Global warming satellite deploys antennas


A computer generated image released by the European Space Agency of the ESA's Soil Moisture and Ocean Salinity satellite. The satellite, which was sent into orbit to study the effects of global warming, has successfully deployed three antenna arms that will track the oceans, the European Space Agency said Tuesday.

A computer generated image released by the European Space Agency of the ESA's Soil Moisture and Ocean Salinity satellite. The satellite, which was sent into orbit to study the effects of global warming, has successfully deployed three antenna arms that will track the oceans, the European Space Agency said Tuesday.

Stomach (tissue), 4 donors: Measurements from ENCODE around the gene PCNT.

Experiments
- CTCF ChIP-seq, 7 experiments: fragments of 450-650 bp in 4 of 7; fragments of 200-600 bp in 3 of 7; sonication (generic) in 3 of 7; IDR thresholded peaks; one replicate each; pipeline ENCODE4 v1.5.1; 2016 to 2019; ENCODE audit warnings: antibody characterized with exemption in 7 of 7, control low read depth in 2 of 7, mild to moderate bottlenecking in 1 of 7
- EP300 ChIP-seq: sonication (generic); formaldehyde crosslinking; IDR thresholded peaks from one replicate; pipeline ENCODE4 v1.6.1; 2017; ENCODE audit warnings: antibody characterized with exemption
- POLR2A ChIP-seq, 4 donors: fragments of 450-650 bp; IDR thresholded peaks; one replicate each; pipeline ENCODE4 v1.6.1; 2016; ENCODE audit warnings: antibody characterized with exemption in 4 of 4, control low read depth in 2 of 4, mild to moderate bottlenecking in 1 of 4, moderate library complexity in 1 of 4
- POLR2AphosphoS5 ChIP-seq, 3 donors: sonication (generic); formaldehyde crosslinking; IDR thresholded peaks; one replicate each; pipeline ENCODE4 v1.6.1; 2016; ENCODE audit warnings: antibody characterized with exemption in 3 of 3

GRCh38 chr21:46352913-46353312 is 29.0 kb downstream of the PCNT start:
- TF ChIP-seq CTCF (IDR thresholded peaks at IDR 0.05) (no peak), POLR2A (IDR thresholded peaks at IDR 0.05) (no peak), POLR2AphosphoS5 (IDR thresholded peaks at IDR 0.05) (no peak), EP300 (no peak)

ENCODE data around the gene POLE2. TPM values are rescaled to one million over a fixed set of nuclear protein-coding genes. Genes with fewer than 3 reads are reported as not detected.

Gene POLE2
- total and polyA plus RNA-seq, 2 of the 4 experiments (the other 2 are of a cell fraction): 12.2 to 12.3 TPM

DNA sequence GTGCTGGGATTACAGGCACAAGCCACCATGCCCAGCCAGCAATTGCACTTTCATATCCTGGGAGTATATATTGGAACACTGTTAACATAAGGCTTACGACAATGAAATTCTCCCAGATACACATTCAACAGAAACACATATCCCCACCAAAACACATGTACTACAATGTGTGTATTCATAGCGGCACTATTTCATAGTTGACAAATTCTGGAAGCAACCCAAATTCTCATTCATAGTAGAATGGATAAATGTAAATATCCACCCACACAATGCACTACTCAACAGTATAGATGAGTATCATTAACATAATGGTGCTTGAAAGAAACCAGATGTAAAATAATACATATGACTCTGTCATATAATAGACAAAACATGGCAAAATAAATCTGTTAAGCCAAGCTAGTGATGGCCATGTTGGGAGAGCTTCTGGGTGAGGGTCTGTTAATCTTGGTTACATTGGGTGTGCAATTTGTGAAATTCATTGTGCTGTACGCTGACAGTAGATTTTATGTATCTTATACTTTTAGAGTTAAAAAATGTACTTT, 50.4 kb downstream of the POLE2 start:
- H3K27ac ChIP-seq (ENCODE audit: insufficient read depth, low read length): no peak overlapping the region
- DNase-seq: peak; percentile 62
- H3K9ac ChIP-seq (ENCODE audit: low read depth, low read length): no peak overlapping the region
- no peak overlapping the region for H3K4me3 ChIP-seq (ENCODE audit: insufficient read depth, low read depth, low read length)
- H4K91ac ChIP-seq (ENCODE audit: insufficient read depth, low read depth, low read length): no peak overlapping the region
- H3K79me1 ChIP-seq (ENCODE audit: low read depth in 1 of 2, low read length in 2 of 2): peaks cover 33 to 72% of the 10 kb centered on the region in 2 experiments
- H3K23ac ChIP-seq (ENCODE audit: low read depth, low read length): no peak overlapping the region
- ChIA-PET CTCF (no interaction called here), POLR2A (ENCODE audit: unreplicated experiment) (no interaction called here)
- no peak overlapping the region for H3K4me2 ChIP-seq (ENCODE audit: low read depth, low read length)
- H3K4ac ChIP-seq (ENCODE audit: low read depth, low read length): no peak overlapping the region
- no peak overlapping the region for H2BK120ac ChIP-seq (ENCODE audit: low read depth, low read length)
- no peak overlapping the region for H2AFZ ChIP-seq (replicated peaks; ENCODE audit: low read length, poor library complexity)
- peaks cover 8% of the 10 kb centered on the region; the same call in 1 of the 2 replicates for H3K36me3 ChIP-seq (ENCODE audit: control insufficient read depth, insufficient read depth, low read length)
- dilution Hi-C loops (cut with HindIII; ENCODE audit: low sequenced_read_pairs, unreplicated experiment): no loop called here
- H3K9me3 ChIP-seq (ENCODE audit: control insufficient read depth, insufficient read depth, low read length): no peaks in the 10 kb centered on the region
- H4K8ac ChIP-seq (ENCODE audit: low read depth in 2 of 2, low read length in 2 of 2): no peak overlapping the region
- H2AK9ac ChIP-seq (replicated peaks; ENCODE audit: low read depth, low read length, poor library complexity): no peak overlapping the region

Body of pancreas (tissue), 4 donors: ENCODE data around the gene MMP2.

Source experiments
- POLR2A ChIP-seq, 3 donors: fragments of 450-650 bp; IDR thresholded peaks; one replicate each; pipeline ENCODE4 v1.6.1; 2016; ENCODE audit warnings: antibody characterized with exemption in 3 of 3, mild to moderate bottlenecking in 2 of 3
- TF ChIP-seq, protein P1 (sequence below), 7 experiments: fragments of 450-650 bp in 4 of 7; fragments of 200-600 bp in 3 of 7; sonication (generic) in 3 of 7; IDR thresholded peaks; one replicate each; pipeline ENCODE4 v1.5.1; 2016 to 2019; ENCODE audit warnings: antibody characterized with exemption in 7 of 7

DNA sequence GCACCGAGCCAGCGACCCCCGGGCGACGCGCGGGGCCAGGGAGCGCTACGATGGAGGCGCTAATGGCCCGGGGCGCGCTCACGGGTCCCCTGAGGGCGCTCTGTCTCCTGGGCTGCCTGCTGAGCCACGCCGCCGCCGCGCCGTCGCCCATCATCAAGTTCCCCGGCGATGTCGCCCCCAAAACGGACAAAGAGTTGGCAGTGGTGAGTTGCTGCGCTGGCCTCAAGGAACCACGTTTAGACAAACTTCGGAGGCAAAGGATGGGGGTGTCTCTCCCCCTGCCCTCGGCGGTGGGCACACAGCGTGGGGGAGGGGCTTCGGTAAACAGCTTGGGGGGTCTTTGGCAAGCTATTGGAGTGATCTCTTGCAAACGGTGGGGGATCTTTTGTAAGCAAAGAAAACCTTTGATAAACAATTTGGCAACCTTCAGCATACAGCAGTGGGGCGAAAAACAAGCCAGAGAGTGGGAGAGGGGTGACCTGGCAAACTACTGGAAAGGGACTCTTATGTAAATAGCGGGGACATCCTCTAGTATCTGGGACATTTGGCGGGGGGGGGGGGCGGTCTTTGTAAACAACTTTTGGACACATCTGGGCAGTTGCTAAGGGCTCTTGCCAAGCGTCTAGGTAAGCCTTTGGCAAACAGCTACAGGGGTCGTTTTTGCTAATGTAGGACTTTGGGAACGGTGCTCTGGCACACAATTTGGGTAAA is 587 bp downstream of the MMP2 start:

AFP – A satellite sent into orbit to study the effects of global warming has successfully deployed three antenna arms that will track the oceans, the European Space Agency said Tuesday.

The 315-million-euro (460-million-dollar) satellite was “in good health” as it deployed its antennas that give it a three-pointed star shape, the space agency said on its website.

The Soil Moisture and Ocean Salinity (SMOS) probe was launched from northern Russia on Monday to provide faster predictions of floods and other extreme weather incidents caused by global warming.

By supplying precise measurements of soil moisture and ocean surface salt levels, SMOS will fill in important gaps in scientific knowledge about water cycles and help meteorologists make more accurate forecasts in near-real time, experts say.

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